Resolution 2013 – 1 of 2

The following resolution(s) were submitted at the Annual Conference and requires a membership approval. Resolutions that have bylaw and/or financial implications must be vote and approved by the 2/3s of the voting membership. This resolution will be available for discussion for 2 weeks, Sept 23-Oct.6). At the end of the resolution, the NACCS Board offers a PRO/CON discussion. From October 8-21, the membership will vote on the resolution. Details will be emailed to members.

PROPOSED BY THE PACIFIC NORTHWEST FOCO
Contact: Linda Heidenreich (509) 592-7098 lheidenr@wsu.edu

Reducing Student Registration Fees
Whereas many of our most active members became active in the National Association for Chicana and Chicana Studies while we were either undergraduate or graduate students and received invaluable mentoring and support through the organization and
Whereas providing mentoring and professional development of the next generation of Chicana/o Studies scholars is critical to the longterm flourishing of the organization and inter-discipline and
Whereas many students now find a $90 conference registration fee prohibitive
Therefore be it resolved that beginning with the national NACCS Conference 2014, student conference registration fees be set at $50 until voted otherwise by the membership. (This has budget implications and will have to require a 2/3 vote.)

Argument PRO:
1. Appropriately recognizes the importance of NACCS in providing mentoring and professional development of the next generation of Chicana/o Studies scholars.
2. Recognizes students are particularly vulnerable among NACCS members/presenters to economic pressures

Arguments CON:
1. It does not quantify the number of members/presenters: “many students now find a $90 conference registration fee prohibitive.”
2. It does not indicate how the proposed lower fee of $50 was reached nor how it compares to student rates of other academic associations (e.g., AASA, AIS, AHA, APIA, ASA, MLA, NWA, etc.). It should also be noted that many professional organizations required that individuals be members in order to only submit a proposal for conference participation. NACCS does not require membership just to submit – it does after the proposal has been accepted.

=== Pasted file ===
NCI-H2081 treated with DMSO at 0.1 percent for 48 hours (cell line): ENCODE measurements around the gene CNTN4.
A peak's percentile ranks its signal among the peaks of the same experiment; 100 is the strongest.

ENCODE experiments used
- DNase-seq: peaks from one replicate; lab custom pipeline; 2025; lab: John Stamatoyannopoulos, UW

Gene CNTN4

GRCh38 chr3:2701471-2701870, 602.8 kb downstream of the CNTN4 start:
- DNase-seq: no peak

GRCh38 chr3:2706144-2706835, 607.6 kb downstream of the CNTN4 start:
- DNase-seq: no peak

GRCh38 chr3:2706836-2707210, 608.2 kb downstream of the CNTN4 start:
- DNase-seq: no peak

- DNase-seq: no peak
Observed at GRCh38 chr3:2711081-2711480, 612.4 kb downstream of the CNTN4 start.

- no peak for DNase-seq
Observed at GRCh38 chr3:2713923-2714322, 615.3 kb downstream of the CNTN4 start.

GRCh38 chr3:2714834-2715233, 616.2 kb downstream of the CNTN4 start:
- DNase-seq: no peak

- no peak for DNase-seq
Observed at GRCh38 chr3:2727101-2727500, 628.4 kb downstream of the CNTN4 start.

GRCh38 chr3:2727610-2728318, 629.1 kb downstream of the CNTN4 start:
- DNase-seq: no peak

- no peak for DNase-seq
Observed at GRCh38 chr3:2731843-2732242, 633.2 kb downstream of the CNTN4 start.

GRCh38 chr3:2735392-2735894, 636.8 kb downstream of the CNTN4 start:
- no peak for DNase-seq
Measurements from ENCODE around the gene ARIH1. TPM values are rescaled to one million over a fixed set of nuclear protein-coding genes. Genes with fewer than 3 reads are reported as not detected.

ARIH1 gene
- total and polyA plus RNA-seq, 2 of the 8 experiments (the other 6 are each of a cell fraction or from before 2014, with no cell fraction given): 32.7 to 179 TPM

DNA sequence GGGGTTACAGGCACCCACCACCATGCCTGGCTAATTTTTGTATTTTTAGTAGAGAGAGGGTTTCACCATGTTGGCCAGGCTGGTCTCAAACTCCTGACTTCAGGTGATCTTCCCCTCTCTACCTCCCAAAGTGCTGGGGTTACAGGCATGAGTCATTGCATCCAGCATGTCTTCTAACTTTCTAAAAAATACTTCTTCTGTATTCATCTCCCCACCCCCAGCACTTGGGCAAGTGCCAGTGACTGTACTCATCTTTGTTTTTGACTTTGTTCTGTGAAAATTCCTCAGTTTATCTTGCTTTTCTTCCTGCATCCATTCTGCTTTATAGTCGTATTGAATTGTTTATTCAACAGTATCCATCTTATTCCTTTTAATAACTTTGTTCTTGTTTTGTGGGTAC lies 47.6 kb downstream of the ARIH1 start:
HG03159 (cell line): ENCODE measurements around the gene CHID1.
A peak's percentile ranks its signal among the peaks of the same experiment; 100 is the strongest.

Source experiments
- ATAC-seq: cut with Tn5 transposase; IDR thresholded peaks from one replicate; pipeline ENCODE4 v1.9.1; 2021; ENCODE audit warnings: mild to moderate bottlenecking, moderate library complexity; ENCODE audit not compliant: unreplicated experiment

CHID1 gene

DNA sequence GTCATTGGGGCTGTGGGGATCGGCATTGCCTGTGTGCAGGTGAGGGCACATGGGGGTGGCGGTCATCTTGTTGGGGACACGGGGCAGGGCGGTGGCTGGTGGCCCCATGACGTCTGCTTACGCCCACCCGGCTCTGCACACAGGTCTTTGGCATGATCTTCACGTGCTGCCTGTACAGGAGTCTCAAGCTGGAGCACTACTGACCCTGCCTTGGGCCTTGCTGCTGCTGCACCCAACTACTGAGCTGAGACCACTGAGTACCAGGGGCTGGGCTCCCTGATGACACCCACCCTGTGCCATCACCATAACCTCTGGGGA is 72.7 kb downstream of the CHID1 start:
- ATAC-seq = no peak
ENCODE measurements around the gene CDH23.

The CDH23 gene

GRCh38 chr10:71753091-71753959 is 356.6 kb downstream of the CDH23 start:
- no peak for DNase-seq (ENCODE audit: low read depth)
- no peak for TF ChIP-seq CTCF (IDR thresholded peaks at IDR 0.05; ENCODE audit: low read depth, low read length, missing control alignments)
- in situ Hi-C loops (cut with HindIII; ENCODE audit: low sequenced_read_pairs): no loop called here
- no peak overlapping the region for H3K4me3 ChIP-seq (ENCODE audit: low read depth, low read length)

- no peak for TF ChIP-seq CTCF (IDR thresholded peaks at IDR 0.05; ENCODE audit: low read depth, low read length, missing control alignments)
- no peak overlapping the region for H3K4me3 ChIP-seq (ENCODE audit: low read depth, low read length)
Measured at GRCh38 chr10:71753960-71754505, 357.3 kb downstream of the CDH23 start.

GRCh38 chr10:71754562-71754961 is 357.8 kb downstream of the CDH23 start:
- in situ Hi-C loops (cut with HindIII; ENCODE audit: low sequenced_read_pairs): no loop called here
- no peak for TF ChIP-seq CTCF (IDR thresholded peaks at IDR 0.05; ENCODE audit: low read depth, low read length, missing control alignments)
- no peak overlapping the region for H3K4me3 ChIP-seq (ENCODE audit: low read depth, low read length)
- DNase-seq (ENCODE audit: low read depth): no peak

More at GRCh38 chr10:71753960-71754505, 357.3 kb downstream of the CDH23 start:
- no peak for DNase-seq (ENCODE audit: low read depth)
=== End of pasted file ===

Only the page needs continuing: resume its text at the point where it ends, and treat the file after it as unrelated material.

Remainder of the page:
3. It does not acknowledge alternatives for students who cannot afford the present fee, for example, encouraging faculty members to sponsor university travel funding for students.
4. It does not figure in the ever-increasing audio-visual and internet expenses requested by presenters at the conference.
5. It would necessitate and increase in fees for every other presenter group to compensate for the reduced student rate, perhaps increasing pressures on other groups making them unable to present.
6. Would have financial impact on NACCS’ limited revenue and therefore requires a 2/3 vote of approving adoption of the change.

One Response to “Resolution 2013 – 1 of 2”

  1. NACCS Says:

    Dear 2013 NACCS member,

    NACCS is currently voting on resolutions. I am writing to ask that you VOTE NO on the reduced student registration fee.

    NACCS has a long history of supporting students. In fact of all the academic organizations it is probably the most welcoming and makes concrete efforts to mentor students at all levels.

    Some examples are:

    – The Cervantes Student Premios – that has a financial award of $350.00 and dedicate a plenary to the winners (since 1985).
    – Since 2000 we have helped students attend the conference by granting up to 21 students one-night hotel costs free with our housing fellowship. Students usually share and end up paying a fraction of the total cost to attend the conference.